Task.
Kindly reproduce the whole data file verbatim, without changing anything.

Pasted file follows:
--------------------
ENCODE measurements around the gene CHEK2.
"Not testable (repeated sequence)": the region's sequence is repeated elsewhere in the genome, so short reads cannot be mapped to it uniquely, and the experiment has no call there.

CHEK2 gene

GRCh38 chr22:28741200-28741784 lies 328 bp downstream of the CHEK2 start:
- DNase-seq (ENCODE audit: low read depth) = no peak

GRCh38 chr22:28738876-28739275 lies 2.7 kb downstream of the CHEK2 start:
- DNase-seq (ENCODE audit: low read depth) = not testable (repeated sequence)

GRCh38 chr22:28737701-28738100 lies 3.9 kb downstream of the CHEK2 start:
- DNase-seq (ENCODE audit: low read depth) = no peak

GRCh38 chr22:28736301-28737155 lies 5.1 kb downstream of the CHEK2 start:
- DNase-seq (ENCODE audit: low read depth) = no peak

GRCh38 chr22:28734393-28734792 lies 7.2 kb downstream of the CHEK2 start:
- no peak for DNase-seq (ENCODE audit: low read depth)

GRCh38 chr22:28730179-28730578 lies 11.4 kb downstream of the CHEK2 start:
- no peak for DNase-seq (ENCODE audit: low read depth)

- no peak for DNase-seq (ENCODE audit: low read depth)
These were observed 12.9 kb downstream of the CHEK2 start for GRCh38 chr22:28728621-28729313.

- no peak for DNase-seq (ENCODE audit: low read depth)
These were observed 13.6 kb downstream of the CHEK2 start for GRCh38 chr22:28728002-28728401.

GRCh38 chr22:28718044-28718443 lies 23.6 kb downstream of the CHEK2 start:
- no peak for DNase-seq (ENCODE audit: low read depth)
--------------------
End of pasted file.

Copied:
ENCODE measurements around the gene CHEK2.
"Not testable (repeated sequence)": the region's sequence is repeated elsewhere in the genome, so short reads cannot be mapped to it uniquely, and the experiment has no call there.

CHEK2 gene

GRCh38 chr22:28741200-28741784 lies 328 bp downstream of the CHEK2 start:
- DNase-seq (ENCODE audit: low read depth) = no peak

GRCh38 chr22:28738876-28739275 lies 2.7 kb downstream of the CHEK2 start:
- DNase-seq (ENCODE audit: low read depth) = not testable (repeated sequence)

GRCh38 chr22:28737701-28738100 lies 3.9 kb downstream of the CHEK2 start:
- DNase-seq (ENCODE audit: low read depth) = no peak

GRCh38 chr22:28736301-28737155 lies 5.1 kb downstream of the CHEK2 start:
- DNase-seq (ENCODE audit: low read depth) = no peak

GRCh38 chr22:28734393-28734792 lies 7.2 kb downstream of the CHEK2 start:
- no peak for DNase-seq (ENCODE audit: low read depth)

GRCh38 chr22:28730179-28730578 lies 11.4 kb downstream of the CHEK2 start:
- no peak for DNase-seq (ENCODE audit: low read depth)

- no peak for DNase-seq (ENCODE audit: low read depth)
These were observed 12.9 kb downstream of the CHEK2 start for GRCh38 chr22:28728621-28729313.

- no peak for DNase-seq (ENCODE audit: low read depth)
These were observed 13.6 kb downstream of the CHEK2 start for GRCh38 chr22:28728002-28728401.

GRCh38 chr22:28718044-28718443 lies 23.6 kb downstream of the CHEK2 start:
- no peak for DNase-seq (ENCODE audit: low read depth)